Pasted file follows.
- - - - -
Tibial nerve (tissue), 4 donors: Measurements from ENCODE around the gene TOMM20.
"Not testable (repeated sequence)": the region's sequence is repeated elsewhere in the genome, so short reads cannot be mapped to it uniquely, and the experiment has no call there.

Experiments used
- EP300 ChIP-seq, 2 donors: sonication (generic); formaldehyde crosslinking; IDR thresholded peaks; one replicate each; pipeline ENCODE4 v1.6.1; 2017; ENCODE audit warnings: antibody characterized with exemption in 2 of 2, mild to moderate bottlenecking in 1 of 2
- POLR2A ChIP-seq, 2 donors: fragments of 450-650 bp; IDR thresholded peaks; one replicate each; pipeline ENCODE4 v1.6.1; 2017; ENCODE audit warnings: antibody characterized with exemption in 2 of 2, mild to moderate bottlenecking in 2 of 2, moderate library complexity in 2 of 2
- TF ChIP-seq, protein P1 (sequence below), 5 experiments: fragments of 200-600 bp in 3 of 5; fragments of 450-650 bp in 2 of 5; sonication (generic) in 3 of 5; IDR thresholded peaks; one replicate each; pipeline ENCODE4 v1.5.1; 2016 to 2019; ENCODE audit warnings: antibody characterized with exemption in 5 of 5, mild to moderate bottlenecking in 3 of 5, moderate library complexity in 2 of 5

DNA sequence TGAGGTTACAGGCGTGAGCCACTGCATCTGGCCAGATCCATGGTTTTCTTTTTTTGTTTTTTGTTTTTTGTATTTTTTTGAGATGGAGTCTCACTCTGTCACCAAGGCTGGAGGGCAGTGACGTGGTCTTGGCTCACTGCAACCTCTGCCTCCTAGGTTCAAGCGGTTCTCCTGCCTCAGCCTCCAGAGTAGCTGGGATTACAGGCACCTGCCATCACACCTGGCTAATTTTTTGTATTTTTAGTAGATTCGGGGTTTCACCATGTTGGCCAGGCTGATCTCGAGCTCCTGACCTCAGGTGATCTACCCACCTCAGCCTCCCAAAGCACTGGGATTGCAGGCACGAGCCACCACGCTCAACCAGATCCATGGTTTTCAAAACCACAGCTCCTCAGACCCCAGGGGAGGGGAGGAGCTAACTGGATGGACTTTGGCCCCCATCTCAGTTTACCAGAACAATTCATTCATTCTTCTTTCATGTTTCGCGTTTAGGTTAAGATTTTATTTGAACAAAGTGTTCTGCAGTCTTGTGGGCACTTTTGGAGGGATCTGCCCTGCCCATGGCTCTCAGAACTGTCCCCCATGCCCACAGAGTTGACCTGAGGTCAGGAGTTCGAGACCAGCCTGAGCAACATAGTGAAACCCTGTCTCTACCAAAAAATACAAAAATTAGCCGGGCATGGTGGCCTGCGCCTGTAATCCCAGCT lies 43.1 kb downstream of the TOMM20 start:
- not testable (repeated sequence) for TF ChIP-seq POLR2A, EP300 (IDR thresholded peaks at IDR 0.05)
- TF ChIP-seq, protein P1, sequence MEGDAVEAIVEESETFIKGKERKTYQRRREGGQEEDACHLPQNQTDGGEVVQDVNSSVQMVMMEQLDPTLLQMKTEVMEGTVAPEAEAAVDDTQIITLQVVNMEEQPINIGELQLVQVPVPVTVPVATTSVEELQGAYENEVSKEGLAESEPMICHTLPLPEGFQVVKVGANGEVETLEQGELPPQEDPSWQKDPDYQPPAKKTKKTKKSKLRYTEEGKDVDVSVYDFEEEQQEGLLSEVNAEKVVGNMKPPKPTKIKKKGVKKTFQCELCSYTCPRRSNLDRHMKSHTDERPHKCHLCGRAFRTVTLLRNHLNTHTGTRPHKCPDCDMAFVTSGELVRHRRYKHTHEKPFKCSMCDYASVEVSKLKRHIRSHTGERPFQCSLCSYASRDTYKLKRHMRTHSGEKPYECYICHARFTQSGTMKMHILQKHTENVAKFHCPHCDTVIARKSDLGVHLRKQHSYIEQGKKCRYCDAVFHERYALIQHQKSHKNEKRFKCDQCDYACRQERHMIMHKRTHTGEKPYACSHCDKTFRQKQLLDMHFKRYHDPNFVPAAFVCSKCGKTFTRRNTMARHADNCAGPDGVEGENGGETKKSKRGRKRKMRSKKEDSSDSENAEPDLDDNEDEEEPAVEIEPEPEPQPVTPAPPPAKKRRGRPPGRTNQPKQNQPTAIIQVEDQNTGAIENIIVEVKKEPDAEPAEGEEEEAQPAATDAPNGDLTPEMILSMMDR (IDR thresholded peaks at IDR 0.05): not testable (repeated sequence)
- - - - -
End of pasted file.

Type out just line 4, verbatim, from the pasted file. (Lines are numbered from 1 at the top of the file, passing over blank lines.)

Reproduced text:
- EP300 ChIP-seq, 2 donors: sonication (generic); formaldehyde crosslinking; IDR thresholded peaks; one replicate each; pipeline ENCODE4 v1.6.1; 2017; ENCODE audit warnings: antibody characterized with exemption in 2 of 2, mild to moderate bottlenecking in 1 of 2